Public School Free Meal Program to Expand, Include Several Big Island Schools
Free meals will be offered to all students at 30 public schools across the state as the Hawai’i State Department of Education works with the United States Department of Agriculture to expand the free Community Eligibility Provision meal program, which began as a pilot program last year.
Seven schools participated in the program during the 2015-2016 school year. The program provides free meals to all students, regardless of their eligibility for free or reduced-priced lunch.
On the Big Island, several Puna district schools will be joining the program. Kau High & Pahala Elementary, Kea’au Elementary, Kea’au High, Kea’au Middle, Keonepoko Elementary, Naalehu Elementary, Pahoa Elementary, and Pahoa High schools will participate.
“We are pleased to be able to expand this program to more schools and include nearly every island with free meals,” stated Superintendent Kathryn Matayoshi. “We’ve heard from parents in this year’s pilot project who say the program was a tremendous help for their families.”
In order to qualify for the CEP program, a district, grouping, or school is required to have a minimum of 40 percent or more of its students eligible for free or reduced-priced meals through the National School Lunch Program.
The DOE pays an average of $5.50 a meal. The USDA reimburses the state $3.85 for students who qualify for a free meal and $0.40 for those paying for a meal. The DOE then charges $2.50 for elementary school meals for a total of $2.90 in recouped costs for the state.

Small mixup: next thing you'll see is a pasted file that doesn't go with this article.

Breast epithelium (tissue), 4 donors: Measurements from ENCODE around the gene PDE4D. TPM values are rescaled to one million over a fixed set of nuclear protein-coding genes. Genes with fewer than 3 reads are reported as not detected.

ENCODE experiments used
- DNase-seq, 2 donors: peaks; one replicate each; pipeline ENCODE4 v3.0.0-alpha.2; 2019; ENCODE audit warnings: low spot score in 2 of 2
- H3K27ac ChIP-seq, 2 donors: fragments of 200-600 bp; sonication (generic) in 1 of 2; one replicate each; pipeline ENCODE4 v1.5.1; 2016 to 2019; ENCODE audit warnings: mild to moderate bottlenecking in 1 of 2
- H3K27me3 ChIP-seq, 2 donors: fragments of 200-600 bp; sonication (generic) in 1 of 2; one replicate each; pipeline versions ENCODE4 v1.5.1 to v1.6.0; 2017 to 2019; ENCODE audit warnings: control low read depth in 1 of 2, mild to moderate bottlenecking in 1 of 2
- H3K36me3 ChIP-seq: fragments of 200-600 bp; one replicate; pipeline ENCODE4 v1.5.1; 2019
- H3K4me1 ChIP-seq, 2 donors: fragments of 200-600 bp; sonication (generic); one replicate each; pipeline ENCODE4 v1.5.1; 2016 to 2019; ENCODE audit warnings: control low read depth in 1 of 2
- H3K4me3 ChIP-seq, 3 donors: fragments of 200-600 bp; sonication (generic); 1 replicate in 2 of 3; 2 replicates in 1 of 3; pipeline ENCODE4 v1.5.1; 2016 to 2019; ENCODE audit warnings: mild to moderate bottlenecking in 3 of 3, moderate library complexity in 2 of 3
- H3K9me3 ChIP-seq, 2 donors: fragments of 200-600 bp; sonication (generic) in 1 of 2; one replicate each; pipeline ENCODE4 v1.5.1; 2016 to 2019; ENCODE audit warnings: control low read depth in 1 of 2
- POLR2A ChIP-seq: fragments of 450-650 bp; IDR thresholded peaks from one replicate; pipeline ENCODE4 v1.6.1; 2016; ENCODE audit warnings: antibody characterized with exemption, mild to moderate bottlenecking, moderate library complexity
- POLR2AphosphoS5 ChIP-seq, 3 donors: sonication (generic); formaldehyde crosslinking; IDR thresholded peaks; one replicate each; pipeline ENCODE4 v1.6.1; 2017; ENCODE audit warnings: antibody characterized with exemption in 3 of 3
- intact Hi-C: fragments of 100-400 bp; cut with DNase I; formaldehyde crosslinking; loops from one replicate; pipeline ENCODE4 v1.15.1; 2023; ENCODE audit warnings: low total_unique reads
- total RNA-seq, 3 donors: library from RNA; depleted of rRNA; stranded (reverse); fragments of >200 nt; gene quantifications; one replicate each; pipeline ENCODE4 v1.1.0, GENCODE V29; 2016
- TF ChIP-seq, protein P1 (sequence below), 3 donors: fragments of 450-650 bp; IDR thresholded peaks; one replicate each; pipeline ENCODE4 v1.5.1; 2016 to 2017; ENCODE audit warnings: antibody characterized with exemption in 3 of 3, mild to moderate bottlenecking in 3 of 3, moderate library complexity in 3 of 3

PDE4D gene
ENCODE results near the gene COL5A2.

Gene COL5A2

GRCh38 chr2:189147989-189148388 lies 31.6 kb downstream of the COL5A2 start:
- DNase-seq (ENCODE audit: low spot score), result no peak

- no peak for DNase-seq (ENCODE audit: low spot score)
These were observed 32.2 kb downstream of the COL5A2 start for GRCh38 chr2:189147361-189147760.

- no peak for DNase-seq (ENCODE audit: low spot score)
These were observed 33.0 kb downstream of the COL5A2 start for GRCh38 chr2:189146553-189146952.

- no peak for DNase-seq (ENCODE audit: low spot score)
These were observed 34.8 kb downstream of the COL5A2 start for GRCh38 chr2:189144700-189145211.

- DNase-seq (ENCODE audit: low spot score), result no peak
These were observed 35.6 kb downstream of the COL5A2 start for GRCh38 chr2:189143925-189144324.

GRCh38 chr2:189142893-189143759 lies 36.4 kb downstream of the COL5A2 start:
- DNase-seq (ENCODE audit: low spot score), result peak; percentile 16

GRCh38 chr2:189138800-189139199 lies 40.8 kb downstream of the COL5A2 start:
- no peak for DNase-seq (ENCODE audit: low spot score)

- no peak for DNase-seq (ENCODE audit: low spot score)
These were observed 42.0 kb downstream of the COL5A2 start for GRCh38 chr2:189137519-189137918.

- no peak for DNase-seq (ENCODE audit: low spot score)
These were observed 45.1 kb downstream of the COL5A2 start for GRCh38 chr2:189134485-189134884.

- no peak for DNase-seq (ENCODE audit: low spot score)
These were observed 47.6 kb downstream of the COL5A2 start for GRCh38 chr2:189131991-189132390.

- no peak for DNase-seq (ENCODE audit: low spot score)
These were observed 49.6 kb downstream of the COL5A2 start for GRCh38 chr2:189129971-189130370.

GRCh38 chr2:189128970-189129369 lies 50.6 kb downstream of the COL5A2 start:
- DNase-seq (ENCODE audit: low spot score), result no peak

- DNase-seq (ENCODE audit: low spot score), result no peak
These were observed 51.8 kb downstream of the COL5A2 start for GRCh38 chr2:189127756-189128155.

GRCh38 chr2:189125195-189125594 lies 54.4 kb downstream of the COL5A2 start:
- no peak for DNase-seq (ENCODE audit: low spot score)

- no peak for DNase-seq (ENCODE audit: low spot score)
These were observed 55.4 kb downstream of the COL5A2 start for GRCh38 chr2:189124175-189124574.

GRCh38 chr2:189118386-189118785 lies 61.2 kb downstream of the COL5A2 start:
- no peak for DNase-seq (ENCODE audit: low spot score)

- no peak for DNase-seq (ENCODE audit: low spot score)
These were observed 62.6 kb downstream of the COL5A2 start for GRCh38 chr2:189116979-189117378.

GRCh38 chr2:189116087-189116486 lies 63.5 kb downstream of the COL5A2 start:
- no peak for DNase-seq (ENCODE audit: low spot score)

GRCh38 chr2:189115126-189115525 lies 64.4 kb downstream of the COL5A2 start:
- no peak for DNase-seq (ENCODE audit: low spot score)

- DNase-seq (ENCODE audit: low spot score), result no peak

Under the program, all students in the CEP school would qualify for the higher $3.85 reimbursement.
Participating schools will no longer be collecting meal money and ensure that accounts have sufficient funds. Families will be required to provide information for data collection.
“Last year, we were able to launch this pilot project at seven schools to establish its impacts on finances and staffing,” said Assistant Superintendent Dann Carlson, Office of School Facilities and Support Services. “The response was positive and we are happy that this year we will be able to expand the program to all counties and include several new whole school complexes. This USDA program allows us to feed more students, for free, and do so in a way that does not increase the cost to the state.”
Mountain View Elementary School was the sole Big Island participant in the seven-school pilot program last year. Five Molokai schools and one Oahu school also participated.
“I’m extremely pleased with the DOE decision to expand the CEP program which has proven to be very successful,” said Senator J. Kalani English. “With most of the pilot schools in my district, I have seen these students thrive thanks to the meals provided for them. Now with the expansion, more students and their families will benefit from the program, and that’s certainly a smart investment towards our future.”
Across the state, the 23 additional schools being added to the program in school year 2016-17 are:
Ka’u High & Pahala Elementary
Hana High & Elementary
Lanai High & Elementary
Nanakuli High & Intermediate
Waimanalo Elementary & Intermediate